IBM spins off Global Technology Services managed infrastructure services unit

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IBM spins off Global Technology Services managed infrastructure services unit

IBM Thursday said it plans to split in two by creating a publicly held spin-off of its behemoth Global Technology Services’ (GTS) managed infrastructure services unit.

The 109-year-old company expects the spin-off of the GTS managed infrastructure services unit—which it is referring to as “NewCo” for now until it adopts a formal name—will be completed as a “tax-free” deal by the end of 2021.

The spin-off news sent IBM shares up more than 6 percent in midday trading to US$131.20.

IBM is touting NewCo—which has a $60 billion services backlog—as the “world’s leading managed infrastructure services company.” The services spin-off will have more than 4,600 clients in 115 countries including more than 75 percent of the Fortune 100. IBM’s overall GTS business —which provides consulting, business process and application management services—reported sales of US$27.36 billion in 2019.

IBM will retain its US$16.63 billion Global Business Services unit with business, strategy and technology consultants that are chartered with helping customers modernise existing applications.

IBM’s combined services business is currently No. 1 on the 2020 CRN USA Solution Provider 500 ranking of North America’s largest solution providers.

It is unclear how much of GTS’ US$27.36 billion in annual sales will move to NewCo, but the highest it would rank on the CRN USA Solution Provider 500 on its own would be No. 2 behind Accenture.

Global Business Services, which remains part of IBM, would rank No. 7 behind Accenture, NewCo, DXC Technology, Tata Consultancy, CDW and Cognizant.

“This is the first smart move IBM has made in 20 years,” said Martin Wolf, president of martinwolf M&A Advisors , one of the top channel investment advisory deal-makers in the US. “They had an unwinning hand. The problem with IBM’s business model for the last 20 years is they have competed against best-of-breed product and services and they weren’t best of breed. The weakest component of the business was subsidized by the strongest. They should have been broken up 20 years ago.”

The NewCo spin-off leaves IBM with Red Hat as its crown jewel, “laser-focused” on the US$1 trillion hybrid cloud opportunity, IBM CEO Arvind Krishna said in a press release.

“Now is the right time to create two market-leading companies focused on what they do best,” he said. “IBM will focus on its open hybrid cloud platform and AI capabilities. NewCo will have greater ability to design, run and modernise the infrastructure of the world’s most important organisations. Both companies will be on an improved growth trajectory with greater ability to partner and capture new opportunities—creating value for clients and shareholders.”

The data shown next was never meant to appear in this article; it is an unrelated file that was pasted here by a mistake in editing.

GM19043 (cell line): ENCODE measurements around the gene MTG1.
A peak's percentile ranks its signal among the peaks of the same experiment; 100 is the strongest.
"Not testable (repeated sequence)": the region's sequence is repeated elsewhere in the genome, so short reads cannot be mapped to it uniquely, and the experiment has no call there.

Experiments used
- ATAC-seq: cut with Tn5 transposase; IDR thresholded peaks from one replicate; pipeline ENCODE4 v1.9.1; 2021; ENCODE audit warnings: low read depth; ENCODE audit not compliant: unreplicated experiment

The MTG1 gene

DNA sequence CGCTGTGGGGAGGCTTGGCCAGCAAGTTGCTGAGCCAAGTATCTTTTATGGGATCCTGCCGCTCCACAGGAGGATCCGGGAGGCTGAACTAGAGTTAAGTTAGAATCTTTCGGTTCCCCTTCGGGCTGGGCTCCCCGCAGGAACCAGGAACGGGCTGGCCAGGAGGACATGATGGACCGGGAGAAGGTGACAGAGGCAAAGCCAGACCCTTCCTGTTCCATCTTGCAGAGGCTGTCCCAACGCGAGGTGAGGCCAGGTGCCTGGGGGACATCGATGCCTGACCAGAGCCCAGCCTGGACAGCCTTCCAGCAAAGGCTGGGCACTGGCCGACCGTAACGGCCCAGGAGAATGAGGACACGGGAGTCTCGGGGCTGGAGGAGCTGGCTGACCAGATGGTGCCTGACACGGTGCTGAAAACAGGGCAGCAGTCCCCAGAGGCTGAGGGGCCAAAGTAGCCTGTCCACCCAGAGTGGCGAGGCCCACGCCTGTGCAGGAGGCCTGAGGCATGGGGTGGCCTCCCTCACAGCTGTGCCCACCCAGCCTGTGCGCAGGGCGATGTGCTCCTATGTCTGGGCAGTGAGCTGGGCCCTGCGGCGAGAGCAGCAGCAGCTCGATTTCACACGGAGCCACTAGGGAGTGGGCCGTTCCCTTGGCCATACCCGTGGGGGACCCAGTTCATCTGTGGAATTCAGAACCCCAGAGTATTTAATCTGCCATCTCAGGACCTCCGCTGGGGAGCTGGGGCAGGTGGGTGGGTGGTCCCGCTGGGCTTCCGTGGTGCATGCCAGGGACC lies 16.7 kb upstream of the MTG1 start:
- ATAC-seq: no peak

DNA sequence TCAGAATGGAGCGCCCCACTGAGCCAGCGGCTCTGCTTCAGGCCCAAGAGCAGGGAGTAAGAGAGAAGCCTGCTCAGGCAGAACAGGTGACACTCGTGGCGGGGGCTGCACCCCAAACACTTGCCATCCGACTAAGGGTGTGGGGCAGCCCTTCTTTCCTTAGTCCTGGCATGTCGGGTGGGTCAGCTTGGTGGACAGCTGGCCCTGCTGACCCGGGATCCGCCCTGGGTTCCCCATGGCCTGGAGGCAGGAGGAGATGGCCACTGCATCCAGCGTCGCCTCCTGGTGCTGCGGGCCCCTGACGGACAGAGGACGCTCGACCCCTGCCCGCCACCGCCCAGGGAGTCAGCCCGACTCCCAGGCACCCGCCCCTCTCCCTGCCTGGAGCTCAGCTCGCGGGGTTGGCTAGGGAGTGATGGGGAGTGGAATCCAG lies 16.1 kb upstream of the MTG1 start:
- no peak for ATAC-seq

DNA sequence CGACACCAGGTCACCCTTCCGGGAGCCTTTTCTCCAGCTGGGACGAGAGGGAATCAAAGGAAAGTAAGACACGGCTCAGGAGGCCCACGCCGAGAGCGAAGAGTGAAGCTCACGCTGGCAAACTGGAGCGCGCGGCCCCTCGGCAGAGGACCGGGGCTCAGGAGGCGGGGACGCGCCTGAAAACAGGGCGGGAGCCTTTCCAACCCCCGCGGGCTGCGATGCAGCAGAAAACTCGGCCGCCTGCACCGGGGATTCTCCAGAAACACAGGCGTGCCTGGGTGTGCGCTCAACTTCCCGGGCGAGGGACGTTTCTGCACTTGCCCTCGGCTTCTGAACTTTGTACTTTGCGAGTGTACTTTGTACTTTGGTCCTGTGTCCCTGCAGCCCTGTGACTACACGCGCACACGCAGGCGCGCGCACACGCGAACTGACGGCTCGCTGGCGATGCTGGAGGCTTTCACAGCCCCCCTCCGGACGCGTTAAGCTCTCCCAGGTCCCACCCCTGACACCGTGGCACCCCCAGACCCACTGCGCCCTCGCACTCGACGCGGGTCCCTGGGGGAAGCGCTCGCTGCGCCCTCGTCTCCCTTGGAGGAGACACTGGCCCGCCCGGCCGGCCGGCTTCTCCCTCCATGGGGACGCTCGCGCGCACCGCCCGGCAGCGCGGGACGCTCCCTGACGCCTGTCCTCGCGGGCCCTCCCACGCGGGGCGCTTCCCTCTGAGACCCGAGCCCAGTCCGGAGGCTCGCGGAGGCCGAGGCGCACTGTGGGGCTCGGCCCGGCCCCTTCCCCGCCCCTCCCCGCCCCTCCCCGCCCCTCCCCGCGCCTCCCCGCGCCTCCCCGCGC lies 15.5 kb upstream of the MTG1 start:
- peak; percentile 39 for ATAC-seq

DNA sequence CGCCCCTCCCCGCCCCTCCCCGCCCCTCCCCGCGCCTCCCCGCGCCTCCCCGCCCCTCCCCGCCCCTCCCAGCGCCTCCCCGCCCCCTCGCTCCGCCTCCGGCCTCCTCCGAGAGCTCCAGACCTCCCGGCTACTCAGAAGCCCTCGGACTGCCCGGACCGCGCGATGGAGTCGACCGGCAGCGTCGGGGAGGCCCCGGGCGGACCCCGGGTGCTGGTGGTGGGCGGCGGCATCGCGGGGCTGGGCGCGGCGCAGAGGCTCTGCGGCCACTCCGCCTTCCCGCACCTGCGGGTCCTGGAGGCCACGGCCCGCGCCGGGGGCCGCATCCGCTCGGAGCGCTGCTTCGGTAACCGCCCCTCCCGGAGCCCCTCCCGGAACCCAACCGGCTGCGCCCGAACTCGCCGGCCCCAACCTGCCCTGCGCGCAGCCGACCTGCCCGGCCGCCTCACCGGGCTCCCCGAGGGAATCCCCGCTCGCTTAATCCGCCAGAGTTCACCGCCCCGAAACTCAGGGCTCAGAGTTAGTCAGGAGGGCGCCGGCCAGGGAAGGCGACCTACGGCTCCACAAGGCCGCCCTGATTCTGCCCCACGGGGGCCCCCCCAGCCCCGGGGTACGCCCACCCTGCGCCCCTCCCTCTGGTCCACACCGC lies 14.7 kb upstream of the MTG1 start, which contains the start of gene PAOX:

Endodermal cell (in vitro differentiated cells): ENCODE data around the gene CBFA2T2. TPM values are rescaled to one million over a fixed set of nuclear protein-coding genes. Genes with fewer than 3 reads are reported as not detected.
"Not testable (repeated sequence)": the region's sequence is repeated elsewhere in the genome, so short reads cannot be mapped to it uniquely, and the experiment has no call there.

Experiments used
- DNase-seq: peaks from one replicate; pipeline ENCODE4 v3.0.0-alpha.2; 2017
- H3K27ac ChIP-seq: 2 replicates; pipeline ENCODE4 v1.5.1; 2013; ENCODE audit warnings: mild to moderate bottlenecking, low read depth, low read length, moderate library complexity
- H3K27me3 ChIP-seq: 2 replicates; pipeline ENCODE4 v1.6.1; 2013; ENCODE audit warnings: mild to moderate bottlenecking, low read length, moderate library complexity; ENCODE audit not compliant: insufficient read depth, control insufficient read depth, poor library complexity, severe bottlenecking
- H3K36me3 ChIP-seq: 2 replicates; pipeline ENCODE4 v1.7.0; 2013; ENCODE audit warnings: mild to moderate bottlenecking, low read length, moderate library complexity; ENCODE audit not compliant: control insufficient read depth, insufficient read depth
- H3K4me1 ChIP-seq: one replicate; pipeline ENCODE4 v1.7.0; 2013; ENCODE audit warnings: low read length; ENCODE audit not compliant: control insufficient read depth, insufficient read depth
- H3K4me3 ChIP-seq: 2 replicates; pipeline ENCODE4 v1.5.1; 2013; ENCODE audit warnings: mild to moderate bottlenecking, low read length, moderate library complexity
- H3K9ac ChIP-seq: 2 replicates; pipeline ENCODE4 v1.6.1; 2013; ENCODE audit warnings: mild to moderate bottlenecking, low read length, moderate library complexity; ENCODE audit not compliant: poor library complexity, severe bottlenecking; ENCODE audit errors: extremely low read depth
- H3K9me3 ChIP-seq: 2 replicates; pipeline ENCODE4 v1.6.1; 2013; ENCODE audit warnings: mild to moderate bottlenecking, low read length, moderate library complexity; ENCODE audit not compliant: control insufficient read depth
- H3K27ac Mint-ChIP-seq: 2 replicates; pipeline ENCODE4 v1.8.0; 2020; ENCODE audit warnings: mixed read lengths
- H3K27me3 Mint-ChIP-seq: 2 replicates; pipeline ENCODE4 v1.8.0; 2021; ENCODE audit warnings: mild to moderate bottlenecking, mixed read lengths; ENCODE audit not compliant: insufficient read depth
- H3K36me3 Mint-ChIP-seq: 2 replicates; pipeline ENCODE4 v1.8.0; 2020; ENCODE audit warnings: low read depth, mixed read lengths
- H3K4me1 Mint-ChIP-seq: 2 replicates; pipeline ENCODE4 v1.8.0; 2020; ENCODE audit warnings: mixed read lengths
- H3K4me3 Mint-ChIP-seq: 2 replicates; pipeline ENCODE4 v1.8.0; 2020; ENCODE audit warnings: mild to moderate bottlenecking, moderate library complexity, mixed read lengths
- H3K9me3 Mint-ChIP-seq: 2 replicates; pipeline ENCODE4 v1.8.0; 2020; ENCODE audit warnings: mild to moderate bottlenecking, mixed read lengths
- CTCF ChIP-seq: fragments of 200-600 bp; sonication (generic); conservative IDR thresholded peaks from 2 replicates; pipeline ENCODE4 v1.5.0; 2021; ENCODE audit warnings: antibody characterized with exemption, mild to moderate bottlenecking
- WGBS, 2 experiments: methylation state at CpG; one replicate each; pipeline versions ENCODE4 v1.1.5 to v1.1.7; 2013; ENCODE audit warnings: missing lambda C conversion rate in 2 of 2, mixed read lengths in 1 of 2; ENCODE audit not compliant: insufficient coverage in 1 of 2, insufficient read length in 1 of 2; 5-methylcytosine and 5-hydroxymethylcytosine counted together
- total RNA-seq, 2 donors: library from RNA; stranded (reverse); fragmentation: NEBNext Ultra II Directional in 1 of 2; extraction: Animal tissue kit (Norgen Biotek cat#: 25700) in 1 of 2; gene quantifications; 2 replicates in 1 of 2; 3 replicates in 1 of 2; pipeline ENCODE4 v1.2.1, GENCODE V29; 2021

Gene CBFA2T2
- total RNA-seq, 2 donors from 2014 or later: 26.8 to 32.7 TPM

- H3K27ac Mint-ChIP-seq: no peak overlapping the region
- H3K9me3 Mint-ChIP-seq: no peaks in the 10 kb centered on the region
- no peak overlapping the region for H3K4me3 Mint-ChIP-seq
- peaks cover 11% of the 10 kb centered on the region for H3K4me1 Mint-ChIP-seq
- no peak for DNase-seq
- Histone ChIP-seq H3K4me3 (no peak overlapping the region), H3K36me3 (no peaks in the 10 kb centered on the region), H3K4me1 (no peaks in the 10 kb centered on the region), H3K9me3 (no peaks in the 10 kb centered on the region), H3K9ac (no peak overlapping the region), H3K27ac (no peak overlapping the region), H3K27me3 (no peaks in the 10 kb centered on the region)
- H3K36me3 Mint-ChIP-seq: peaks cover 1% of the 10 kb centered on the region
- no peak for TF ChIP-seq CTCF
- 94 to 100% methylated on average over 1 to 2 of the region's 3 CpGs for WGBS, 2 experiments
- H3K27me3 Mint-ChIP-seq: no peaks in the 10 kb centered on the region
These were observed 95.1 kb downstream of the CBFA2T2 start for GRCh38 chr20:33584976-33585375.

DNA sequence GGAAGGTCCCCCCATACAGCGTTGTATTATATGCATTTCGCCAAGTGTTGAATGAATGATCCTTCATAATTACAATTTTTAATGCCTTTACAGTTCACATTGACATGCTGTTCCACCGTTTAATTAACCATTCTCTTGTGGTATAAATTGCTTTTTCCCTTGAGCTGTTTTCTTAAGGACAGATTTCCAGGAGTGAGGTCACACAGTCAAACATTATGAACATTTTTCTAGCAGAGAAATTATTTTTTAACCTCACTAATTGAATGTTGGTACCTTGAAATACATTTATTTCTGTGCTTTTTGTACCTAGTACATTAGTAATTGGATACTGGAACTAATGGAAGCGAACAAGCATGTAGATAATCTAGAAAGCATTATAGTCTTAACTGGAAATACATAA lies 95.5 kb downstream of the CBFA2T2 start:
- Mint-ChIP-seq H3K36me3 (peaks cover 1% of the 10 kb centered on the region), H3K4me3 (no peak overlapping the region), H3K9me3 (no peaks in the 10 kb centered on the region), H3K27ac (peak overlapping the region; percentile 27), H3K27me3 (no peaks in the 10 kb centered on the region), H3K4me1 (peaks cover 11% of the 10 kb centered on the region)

IBM said the spin-off transforms it from a US$71 billion company with more than half of its revenue in services to one with a “majority in high-value cloud software and solutions” and more than 50 percent of its portfolio as “recurring revenues.”

Besides the Red Hat portfolio and Global Business Services, IBM will retain its systems business, software portfolio focused on big data, AI and security, and mission-critical public cloud service.

Wolf said he believes if shareholders were the “paramount concern” IBM would have focused purely on Red Hat after the US$34 billion acquisition of the open-source market leader in 2019. “IBM should have gotten rid of everything else, making it a pure play,” he said. “This is the smartest move they have made in 20 years including the Red Hat acquisition, which was brilliant. IBM should have gotten rid of all the old IBM legacy units when it bought Red Hat.”

IBM has a storied history of selling off businesses that have created significant shareholder value, including the sale of its PC business to Lenovo in 2014 for US$2.3 billion and the sale of its customer care outsourcing business to distributor Synnex for US$505 million in 2013, said Wolf. “Those spin-offs created billions of dollars in value,” he said.

As for the impact on the channel, Wolf said it is not material. “I don’t think IBM really matters to the channel anymore,” he said. “They are not significant. You never hear partners talk about IBM. I hear them talk about ServiceNow, Salesforce but not IBM.”

The spin-off is subject to closing conditions, including a registration of securities with the U.S. Securities and Exchange Commission, a tax opinion from its counsel and final approval by IBM‘s board. After separating, the companies expect to pay a combined quarterly dividend no less than IBM’s pre-spin dividend per share.

As part of the reorganisation, IBM said it would “simplify and optimize its operating model for speed and growth” by streamlining its geographic model and overhauling its go-to-market structure, while continuing to consolidate its shared services. It was not immediately clear if that would include layoffs.

As to whether IBM ultimately moves to more aggressively embrace partners, Venero said it will depend on whether IBM hits its sales targets. “If they are not hitting the sales numbers they need, they will have to rely more heavily on partners,” he said.

This article originally appeared at crn.com

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